“I've always loved the way fifth gen graphics [such as those on the N64] motivated people to use their imagination to fill in most of what's going on,” Azura Hardware, developer of the fan-made Sonic Storm, tells me. “There's a level of edge to the low poly look that'd be extremely difficult to replicate with current graphics' standards. Plus, the PlayStation was my childhood console, so fifth gen is the look I'm definitely most attached to.”
Sonic Storm looks like the return to form fans of the Blue Blur have been waiting for. Big 3D levels filled with rails to grind, rings to collect, and secrets to find make for an excellent playground that the official games don’t always deliver on.
“Level design is extremely difficult, and part of why it took so long was being scared of making terrible levels,” says Hardware. “What kicked me into high gear was announcing a deadline publicly for the testfire. Most of the tutorial level was made just that week in a frenzied panic. It's helping me learn so I can't complain.”
Although she describes her development process as sporadic, Hardware is planning to release Sonic Storm as a full game. “Absolute best case scenario – if stars align – will be November 2022,” she tells me. “I think realistically the release date could be somewhere around May 2023.”
No matter when it comes out, it will be a full game. “Part of the fun of Sonic Storm is having all of your records and rankings be immediately available since the mechanics are designed around additive speed, giving massive incentive to speedrun,” she explains. “The last thing I'll release before the full game is the Hyperdemo, which is already in smooth development.”
Hardware is confident that Sonic Storm will stay on Sega’s good side since the company’s response to Sonic Mania was so positive. “I think where we are now is perfect,” she says. “Sega allowing fan games to exist and even acknowledging or bringing fan creators on for celebration pieces is already in itself amazing, as long as no one pokes the bear and takes advantage of that by throwing monetization into the mix, but I also feel like if Sega started picking up more fan games the community would split even further and start spiralling into anarchy. I'm fine with fan games being where they're at now and Sonic Mania being the exception.”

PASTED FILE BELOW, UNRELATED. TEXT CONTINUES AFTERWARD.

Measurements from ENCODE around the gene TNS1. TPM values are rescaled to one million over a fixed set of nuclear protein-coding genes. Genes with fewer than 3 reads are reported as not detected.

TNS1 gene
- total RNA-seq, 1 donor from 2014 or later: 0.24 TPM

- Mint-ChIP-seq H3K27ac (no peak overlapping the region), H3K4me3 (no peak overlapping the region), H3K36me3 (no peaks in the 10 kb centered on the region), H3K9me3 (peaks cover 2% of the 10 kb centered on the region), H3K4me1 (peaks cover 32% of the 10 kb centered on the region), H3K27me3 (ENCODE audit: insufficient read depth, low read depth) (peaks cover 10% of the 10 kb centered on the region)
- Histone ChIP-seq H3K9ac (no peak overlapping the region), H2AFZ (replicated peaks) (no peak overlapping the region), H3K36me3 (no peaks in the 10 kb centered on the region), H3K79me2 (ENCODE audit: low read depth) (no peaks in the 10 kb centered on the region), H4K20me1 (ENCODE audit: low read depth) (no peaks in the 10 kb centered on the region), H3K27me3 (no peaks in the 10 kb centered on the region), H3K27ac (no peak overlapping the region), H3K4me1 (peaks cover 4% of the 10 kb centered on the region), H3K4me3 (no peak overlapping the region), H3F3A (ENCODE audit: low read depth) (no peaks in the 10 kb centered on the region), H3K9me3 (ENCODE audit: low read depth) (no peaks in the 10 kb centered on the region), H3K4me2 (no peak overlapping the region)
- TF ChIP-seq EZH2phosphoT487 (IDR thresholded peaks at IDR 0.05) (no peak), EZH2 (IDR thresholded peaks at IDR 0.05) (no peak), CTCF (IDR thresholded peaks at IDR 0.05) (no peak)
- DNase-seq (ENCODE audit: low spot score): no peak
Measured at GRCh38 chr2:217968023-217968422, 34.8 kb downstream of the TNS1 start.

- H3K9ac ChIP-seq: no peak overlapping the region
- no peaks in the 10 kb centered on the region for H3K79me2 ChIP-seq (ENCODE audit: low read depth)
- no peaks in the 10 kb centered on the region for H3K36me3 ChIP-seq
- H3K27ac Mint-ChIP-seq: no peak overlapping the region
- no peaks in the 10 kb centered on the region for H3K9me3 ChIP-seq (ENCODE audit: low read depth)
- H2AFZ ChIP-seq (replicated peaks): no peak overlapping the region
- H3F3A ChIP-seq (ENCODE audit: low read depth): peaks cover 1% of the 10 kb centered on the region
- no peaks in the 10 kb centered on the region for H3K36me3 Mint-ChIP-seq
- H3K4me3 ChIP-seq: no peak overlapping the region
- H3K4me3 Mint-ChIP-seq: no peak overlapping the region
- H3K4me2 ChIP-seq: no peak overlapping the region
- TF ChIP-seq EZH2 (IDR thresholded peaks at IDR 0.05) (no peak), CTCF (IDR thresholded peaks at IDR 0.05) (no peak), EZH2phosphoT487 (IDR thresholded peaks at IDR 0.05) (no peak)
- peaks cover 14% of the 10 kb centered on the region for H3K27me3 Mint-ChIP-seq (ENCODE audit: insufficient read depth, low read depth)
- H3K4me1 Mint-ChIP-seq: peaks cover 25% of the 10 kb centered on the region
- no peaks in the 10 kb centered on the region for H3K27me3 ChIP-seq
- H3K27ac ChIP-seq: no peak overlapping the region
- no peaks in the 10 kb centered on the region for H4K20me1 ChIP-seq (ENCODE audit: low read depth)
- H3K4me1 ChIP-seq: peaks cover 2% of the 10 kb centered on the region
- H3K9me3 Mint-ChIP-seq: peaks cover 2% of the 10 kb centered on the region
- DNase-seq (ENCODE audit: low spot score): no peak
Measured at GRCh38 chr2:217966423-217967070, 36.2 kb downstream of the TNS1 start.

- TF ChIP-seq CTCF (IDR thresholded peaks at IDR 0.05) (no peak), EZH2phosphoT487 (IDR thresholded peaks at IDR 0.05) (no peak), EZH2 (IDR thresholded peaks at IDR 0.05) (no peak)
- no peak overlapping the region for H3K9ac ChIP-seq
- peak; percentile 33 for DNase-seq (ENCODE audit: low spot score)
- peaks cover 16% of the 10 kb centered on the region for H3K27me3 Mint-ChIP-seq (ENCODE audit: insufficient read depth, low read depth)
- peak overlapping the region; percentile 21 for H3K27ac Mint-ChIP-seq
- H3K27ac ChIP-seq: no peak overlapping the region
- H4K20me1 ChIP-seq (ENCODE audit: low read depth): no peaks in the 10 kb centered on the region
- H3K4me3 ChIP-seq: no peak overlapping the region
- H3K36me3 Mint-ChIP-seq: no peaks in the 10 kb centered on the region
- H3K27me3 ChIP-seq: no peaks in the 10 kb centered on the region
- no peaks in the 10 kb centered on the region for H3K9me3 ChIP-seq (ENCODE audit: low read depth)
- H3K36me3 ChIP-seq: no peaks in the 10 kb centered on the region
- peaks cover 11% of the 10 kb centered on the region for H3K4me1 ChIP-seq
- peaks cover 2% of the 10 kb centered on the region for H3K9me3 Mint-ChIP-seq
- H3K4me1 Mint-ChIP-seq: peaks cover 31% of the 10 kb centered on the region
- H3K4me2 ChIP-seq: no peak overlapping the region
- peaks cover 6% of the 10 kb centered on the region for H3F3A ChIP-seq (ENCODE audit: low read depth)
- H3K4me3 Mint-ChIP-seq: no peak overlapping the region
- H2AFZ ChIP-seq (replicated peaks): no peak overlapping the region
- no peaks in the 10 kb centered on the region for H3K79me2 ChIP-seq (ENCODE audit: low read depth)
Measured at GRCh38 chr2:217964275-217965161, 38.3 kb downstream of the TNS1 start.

In order to avoid poking the echidna, Hardware has assured: “Every aspect of Sonic Storm is free and will stay free.” The game is also composed of almost completely original work, so she’s prepared to overhaul the characters and story to move away from the Sonic IP should Sega put its foot down.
Hardware is also optimistic about the future of official Sonic games. “Sonic Forces was the most linear a Sonic game has ever been, so the fact that we're getting the complete opposite for Sonic Frontiers was certainly surprising, and definitely a welcome change to me,” she says. “I'm excited to see what direction they choose to take.”
If you want to stay up to date with the development of this project, Check out the Sonic Storm YouTube and Twitter.
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